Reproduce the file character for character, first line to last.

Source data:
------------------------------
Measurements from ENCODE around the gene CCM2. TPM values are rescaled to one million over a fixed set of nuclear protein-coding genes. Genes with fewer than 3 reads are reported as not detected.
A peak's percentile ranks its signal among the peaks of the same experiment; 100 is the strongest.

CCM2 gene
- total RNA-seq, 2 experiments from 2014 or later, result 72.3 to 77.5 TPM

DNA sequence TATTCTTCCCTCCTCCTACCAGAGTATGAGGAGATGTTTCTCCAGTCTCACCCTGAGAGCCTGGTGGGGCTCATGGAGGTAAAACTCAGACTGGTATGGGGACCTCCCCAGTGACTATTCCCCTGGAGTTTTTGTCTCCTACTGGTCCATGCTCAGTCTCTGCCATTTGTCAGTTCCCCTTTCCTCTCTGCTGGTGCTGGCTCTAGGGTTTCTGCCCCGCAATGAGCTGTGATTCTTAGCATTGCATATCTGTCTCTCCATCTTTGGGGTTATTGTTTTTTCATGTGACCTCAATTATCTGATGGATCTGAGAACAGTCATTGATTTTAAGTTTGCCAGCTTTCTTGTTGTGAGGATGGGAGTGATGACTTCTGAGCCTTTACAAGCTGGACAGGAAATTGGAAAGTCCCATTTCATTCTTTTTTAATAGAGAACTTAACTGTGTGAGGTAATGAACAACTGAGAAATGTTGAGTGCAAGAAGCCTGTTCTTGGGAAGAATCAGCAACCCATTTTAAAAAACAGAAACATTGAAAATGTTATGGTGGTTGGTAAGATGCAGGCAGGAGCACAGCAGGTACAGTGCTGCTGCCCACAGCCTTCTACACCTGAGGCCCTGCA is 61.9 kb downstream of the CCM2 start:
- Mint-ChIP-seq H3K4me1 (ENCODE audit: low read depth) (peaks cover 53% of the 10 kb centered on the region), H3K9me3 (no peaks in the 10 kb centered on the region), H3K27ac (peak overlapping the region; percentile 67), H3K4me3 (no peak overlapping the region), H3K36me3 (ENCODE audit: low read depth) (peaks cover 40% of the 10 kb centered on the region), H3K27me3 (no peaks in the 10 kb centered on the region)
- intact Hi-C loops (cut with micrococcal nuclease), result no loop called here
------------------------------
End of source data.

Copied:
Measurements from ENCODE around the gene CCM2. TPM values are rescaled to one million over a fixed set of nuclear protein-coding genes. Genes with fewer than 3 reads are reported as not detected.
A peak's percentile ranks its signal among the peaks of the same experiment; 100 is the strongest.

CCM2 gene
- total RNA-seq, 2 experiments from 2014 or later, result 72.3 to 77.5 TPM

DNA sequence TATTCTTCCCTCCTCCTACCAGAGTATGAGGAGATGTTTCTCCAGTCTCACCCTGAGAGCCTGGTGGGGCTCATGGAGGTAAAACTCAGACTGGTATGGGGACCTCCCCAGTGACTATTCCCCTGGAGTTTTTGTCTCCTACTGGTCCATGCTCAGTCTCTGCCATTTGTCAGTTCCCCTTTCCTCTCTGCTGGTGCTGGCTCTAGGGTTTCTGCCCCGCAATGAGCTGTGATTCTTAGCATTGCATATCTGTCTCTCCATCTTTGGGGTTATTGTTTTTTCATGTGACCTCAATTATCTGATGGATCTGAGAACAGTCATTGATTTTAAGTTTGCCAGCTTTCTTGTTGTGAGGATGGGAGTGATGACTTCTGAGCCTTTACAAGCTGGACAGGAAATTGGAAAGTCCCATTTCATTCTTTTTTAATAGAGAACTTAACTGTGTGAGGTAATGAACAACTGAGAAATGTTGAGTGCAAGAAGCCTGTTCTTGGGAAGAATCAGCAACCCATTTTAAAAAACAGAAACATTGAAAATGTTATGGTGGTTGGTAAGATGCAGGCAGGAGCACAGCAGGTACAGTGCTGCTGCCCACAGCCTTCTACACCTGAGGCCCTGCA is 61.9 kb downstream of the CCM2 start:
- Mint-ChIP-seq H3K4me1 (ENCODE audit: low read depth) (peaks cover 53% of the 10 kb centered on the region), H3K9me3 (no peaks in the 10 kb centered on the region), H3K27ac (peak overlapping the region; percentile 67), H3K4me3 (no peak overlapping the region), H3K36me3 (ENCODE audit: low read depth) (peaks cover 40% of the 10 kb centered on the region), H3K27me3 (no peaks in the 10 kb centered on the region)
- intact Hi-C loops (cut with micrococcal nuclease), result no loop called here